Why regular financial reviews are essential for achieving your long-term goals

Category: News

Assuming your financial plan is a once-and-done job is a bit like planning an ambitious mountain hike without factoring in potential changes in the weather, injury, or obstacles in your path.

Indeed, effective financial planning is an ongoing process that aligns your goals with your current circumstances and aspirations – and these can change over time, or in response to certain life events, such as getting married, having a child, or receiving a salary increase.

So, if you fail to review your plan regularly, you could be working towards goals that you no longer aspire to, or your strategy might not be the most effective approach anymore.

And yet, if it’s been a while since you reviewed your finances, you’re not alone. According to Legal & General, over 24 million adults in the UK are financially “disengaged”, either because they feel secure enough not to keep such a close eye on their money (20%), or because their busy lives mean they have other priorities (18%).

If this sounds familiar, read on to discover why reviewing your finances regularly, or when your circumstances change, is essential for helping you achieve your long-term goals.

Your circumstances and priorities may alter

There’s no one-size-fits-all approach to financial planning. A plan that’s meaningful and motivating for you in the long term needs to be tailored to your specific circumstances and goals – both of which could change over time.

For example, you might decide to bring forward your retirement date. This could mean that you need to increase your pension contributions or rebalance your investment portfolio to ensure that you have enough funds to last for a lengthy retirement.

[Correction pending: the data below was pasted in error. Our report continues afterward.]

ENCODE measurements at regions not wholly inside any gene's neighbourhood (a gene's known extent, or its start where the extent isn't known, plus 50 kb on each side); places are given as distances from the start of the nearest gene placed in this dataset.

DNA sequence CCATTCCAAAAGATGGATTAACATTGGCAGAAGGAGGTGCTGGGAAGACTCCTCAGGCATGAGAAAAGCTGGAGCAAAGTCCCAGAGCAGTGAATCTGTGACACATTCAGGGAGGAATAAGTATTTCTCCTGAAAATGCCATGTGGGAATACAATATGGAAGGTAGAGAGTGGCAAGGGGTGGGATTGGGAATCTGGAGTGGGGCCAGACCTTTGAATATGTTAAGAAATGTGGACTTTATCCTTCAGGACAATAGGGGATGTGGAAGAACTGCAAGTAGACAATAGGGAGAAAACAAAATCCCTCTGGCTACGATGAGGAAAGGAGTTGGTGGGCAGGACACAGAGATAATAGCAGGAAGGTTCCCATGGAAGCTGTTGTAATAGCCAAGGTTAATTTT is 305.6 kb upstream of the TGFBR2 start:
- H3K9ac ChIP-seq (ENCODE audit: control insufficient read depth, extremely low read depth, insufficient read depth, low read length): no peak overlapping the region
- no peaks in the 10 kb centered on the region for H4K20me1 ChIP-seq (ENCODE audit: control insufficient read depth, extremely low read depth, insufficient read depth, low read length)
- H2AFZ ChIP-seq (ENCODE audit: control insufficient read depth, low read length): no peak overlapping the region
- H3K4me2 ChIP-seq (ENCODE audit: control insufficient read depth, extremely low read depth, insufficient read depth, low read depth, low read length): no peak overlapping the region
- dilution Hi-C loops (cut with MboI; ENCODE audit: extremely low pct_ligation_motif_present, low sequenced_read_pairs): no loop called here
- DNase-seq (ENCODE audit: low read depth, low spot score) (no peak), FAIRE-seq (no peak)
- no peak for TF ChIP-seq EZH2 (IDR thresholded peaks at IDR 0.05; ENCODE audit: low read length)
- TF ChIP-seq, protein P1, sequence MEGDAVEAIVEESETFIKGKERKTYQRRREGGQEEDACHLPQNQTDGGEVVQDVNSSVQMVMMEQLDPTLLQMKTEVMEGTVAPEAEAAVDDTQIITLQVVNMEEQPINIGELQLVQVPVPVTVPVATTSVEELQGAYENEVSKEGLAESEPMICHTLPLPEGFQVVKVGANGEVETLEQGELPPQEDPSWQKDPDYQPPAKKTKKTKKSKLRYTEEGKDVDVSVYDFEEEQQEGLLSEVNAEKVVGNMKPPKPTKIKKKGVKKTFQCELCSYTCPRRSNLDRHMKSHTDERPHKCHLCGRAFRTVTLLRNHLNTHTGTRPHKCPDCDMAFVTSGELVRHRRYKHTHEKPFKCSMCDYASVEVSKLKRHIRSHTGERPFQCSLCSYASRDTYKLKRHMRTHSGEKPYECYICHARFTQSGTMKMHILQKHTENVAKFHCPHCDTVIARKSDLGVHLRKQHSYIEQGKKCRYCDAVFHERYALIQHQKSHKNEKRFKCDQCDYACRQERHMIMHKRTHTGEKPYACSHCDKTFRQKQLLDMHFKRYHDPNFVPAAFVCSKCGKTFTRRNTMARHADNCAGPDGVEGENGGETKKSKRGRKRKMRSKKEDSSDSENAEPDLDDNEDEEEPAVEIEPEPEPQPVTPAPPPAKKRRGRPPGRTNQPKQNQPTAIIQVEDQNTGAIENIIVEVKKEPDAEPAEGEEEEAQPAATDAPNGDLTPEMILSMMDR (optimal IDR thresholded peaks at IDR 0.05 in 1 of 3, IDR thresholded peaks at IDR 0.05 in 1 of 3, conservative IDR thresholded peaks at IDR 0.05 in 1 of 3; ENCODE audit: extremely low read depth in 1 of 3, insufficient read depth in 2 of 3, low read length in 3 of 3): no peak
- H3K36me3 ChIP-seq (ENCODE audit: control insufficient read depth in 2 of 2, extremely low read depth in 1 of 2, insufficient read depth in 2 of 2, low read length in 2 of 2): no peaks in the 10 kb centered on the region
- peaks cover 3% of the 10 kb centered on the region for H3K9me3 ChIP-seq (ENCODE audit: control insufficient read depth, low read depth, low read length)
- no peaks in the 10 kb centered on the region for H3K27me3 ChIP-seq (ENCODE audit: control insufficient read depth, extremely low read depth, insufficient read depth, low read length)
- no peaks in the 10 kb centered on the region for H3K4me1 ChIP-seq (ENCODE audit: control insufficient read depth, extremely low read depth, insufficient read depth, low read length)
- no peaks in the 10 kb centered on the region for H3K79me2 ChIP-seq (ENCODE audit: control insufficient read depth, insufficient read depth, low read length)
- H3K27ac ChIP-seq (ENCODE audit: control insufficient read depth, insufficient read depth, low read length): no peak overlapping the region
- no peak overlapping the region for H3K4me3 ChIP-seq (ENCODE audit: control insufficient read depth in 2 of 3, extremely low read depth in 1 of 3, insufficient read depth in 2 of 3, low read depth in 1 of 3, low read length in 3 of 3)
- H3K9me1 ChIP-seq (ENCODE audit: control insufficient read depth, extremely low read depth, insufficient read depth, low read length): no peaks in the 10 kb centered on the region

Alternatively, your finances might be unexpectedly boosted by an inheritance or a pay rise, which your current financial plan doesn’t account for. You may want to adapt your savings and investment strategy to factor in a higher disposable income.

Reviewing your financial plan when your circumstances or priorities change could help you stay on track for achieving your goals, or maybe even exceed them.

Read more: Had a pay rise? 3 sensible ways to make the most of your money

Your aspirations may change

Goal-setting is at the heart of effective financial planning. Aligning your short-, medium-, and long-term financial goals with your broader objectives in life could help you get to where you want to be.

Indeed, having clear and meaningful goals could help you:

  • Stay motivated to keep your financial plan on track
  • Monitor your progress
  • Identify opportunities for improving your strategy
  • Create achievable action plans
  • Make better financial decisions.

However, it’s likely that your aspirations have changed over time – are your goals now the same as they were 10 years ago?

If the answer is no, your financial plan might need adjusting.

A financial planner can provide invaluable support by taking an objective view of your finances, listening to how you want your life to look, and then updating your plan to help you achieve this.

Political and economic factors may affect your plan

Your personal circumstances are the foundation of your financial plan, but external factors – such as the current economic climate – have a role to play too.